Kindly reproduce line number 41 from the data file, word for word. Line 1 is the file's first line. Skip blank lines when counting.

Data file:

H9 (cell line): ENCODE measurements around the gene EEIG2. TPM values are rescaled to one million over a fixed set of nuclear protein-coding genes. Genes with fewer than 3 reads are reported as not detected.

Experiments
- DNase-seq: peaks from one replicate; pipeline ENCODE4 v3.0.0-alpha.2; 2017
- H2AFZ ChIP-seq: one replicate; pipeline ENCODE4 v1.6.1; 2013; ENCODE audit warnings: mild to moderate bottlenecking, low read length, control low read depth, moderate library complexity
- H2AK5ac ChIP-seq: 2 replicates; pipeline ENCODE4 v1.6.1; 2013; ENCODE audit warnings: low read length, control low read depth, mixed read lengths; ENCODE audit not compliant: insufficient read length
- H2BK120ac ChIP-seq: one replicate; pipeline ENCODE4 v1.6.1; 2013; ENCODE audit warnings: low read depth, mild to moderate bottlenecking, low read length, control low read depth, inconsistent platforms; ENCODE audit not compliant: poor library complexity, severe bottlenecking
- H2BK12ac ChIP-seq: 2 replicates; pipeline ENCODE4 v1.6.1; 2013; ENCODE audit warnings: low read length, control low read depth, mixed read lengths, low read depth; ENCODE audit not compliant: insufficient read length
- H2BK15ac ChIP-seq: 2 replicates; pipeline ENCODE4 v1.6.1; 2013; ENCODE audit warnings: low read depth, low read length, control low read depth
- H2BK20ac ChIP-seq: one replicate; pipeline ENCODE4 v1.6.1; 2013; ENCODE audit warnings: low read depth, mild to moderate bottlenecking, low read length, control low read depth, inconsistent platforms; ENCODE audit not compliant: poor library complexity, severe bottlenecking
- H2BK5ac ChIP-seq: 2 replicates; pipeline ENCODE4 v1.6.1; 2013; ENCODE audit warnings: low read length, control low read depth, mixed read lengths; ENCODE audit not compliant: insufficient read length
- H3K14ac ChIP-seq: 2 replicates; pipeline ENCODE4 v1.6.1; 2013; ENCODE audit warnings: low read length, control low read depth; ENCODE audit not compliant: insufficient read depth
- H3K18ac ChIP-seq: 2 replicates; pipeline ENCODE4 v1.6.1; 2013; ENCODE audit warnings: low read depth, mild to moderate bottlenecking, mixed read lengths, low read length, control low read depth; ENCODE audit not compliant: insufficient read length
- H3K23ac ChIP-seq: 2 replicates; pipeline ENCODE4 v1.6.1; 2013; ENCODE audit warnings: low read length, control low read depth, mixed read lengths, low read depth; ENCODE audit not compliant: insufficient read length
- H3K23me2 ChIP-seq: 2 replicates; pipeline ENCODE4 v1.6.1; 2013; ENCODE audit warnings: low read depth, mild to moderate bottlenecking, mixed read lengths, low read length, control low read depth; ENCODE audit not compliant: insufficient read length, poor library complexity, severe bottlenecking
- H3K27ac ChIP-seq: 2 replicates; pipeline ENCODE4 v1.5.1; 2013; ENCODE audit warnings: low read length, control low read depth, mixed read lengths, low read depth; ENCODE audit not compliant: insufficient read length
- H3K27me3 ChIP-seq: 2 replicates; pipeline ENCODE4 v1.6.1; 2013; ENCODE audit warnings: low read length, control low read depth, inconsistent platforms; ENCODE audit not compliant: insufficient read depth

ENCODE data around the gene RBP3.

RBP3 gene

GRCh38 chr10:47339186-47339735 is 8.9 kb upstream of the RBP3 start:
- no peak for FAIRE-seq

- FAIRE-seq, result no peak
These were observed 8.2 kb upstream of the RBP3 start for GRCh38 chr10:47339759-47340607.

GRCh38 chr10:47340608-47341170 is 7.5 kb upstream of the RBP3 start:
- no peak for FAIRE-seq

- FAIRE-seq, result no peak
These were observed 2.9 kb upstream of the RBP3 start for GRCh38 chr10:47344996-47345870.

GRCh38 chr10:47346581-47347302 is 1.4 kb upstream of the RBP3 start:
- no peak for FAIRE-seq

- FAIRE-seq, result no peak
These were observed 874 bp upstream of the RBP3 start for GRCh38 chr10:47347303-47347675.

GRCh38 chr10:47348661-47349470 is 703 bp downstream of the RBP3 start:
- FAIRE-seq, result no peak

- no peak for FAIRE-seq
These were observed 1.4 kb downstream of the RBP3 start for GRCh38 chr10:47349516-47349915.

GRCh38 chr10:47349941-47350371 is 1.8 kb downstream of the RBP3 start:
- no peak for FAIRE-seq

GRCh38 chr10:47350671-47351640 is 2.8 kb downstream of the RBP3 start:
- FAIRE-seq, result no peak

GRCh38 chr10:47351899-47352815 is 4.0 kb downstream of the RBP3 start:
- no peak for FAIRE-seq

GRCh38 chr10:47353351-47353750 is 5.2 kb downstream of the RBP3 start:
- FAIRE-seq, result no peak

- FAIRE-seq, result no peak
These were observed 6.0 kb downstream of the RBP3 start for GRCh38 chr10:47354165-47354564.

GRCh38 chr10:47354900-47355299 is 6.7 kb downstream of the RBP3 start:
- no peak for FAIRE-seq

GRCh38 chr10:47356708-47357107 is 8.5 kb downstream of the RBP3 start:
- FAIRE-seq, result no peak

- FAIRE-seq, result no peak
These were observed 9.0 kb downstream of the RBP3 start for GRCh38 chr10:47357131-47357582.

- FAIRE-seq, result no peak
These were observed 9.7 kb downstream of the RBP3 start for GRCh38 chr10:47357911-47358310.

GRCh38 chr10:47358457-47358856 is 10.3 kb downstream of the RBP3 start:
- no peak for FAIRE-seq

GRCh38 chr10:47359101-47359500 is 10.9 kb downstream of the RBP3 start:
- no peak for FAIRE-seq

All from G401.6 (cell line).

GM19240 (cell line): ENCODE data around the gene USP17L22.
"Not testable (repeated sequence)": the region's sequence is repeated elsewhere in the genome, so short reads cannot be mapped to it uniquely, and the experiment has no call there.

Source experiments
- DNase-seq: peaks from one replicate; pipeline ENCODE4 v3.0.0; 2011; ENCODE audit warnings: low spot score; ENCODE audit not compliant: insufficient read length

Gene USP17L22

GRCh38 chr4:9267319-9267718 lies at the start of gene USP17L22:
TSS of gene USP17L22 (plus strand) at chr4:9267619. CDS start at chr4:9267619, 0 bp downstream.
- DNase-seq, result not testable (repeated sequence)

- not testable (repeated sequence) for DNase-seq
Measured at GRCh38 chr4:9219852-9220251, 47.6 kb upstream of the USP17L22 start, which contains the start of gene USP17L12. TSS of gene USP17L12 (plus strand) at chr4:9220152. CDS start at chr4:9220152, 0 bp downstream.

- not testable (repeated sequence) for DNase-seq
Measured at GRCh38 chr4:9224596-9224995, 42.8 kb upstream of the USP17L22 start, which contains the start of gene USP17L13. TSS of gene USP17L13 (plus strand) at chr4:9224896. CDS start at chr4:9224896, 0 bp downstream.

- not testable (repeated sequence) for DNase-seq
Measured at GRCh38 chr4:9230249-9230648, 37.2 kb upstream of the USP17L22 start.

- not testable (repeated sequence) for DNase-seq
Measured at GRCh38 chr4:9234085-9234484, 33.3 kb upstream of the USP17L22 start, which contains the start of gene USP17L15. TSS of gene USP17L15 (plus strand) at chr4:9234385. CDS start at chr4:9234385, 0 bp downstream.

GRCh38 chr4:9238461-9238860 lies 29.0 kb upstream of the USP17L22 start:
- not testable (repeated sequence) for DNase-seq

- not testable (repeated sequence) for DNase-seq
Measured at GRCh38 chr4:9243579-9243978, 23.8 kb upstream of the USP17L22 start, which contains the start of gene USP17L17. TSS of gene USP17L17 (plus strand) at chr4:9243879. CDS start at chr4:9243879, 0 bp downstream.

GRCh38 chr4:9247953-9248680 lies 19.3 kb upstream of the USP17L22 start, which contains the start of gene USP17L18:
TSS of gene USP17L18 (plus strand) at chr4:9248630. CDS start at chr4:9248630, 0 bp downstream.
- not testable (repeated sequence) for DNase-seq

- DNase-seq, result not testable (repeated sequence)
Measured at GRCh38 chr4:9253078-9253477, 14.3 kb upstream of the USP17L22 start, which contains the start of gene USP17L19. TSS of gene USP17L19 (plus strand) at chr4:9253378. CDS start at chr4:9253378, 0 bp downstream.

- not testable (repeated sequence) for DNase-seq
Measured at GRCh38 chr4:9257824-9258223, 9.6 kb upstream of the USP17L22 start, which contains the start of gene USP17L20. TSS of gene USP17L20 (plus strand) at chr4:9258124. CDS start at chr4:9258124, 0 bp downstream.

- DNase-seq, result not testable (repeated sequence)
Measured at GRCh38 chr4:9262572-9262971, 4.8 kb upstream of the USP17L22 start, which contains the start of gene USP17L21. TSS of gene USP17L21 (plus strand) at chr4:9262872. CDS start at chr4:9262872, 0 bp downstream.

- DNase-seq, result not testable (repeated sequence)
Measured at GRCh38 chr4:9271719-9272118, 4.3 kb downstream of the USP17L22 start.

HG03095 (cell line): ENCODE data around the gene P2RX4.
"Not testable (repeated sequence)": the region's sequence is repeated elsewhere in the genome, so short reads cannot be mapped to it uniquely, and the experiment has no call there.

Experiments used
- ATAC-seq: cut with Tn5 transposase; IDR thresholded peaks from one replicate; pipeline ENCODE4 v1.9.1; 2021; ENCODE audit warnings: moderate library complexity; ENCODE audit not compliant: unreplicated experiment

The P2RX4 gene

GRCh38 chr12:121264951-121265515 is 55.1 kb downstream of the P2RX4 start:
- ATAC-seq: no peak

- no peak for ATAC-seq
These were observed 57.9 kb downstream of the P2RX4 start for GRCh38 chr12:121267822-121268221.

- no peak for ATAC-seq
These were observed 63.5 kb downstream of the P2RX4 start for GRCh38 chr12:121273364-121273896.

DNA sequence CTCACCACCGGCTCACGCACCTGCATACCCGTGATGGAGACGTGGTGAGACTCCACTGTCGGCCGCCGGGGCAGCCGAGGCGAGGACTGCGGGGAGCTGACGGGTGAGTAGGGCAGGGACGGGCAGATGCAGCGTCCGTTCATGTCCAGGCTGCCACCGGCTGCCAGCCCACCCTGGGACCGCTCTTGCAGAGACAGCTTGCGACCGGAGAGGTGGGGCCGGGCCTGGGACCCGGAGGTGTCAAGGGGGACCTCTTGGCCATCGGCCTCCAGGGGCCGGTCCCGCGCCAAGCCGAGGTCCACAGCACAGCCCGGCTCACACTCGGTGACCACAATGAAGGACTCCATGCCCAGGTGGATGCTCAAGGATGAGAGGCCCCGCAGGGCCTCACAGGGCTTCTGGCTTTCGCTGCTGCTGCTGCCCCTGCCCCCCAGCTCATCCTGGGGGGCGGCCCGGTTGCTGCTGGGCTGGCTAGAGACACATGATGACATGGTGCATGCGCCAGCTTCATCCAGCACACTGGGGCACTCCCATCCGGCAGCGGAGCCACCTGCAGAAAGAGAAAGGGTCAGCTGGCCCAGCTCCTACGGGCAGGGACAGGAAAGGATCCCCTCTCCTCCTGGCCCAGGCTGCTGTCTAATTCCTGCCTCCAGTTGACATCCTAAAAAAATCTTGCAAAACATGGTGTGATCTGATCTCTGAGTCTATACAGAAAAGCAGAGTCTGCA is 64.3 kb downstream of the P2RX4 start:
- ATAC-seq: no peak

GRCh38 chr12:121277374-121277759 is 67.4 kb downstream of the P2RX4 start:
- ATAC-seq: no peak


GRCh38 chr10:47353351-47353750 is 5.2 kb downstream of the RBP3 start: